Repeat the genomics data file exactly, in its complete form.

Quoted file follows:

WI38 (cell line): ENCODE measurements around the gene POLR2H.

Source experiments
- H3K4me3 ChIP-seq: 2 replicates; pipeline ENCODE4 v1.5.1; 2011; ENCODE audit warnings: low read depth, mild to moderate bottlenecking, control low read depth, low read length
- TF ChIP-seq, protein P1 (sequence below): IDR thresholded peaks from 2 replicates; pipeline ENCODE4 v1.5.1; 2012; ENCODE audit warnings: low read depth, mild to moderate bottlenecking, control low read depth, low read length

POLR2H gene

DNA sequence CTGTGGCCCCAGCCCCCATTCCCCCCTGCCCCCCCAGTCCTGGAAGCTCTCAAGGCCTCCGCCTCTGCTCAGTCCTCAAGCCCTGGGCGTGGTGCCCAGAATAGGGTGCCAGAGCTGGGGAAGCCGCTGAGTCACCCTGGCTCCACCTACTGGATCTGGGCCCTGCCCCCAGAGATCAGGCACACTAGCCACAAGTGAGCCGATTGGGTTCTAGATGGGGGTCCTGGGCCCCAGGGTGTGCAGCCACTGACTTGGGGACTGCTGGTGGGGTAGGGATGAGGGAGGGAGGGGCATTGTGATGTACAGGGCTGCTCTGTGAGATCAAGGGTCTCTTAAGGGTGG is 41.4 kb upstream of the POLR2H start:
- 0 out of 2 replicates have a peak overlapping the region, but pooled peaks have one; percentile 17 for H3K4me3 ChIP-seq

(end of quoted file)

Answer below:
WI38 (cell line): ENCODE measurements around the gene POLR2H.

Source experiments
- H3K4me3 ChIP-seq: 2 replicates; pipeline ENCODE4 v1.5.1; 2011; ENCODE audit warnings: low read depth, mild to moderate bottlenecking, control low read depth, low read length
- TF ChIP-seq, protein P1 (sequence below): IDR thresholded peaks from 2 replicates; pipeline ENCODE4 v1.5.1; 2012; ENCODE audit warnings: low read depth, mild to moderate bottlenecking, control low read depth, low read length

POLR2H gene

DNA sequence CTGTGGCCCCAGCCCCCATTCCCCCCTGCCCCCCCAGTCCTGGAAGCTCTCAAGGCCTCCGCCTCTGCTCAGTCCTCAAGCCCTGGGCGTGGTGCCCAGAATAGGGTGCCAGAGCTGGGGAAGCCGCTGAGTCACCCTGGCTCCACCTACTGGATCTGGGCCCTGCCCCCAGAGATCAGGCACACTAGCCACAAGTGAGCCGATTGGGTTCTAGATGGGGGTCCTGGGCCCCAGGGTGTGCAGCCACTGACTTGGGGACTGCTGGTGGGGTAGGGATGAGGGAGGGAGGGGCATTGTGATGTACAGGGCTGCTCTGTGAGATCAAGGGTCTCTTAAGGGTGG is 41.4 kb upstream of the POLR2H start:
- 0 out of 2 replicates have a peak overlapping the region, but pooled peaks have one; percentile 17 for H3K4me3 ChIP-seq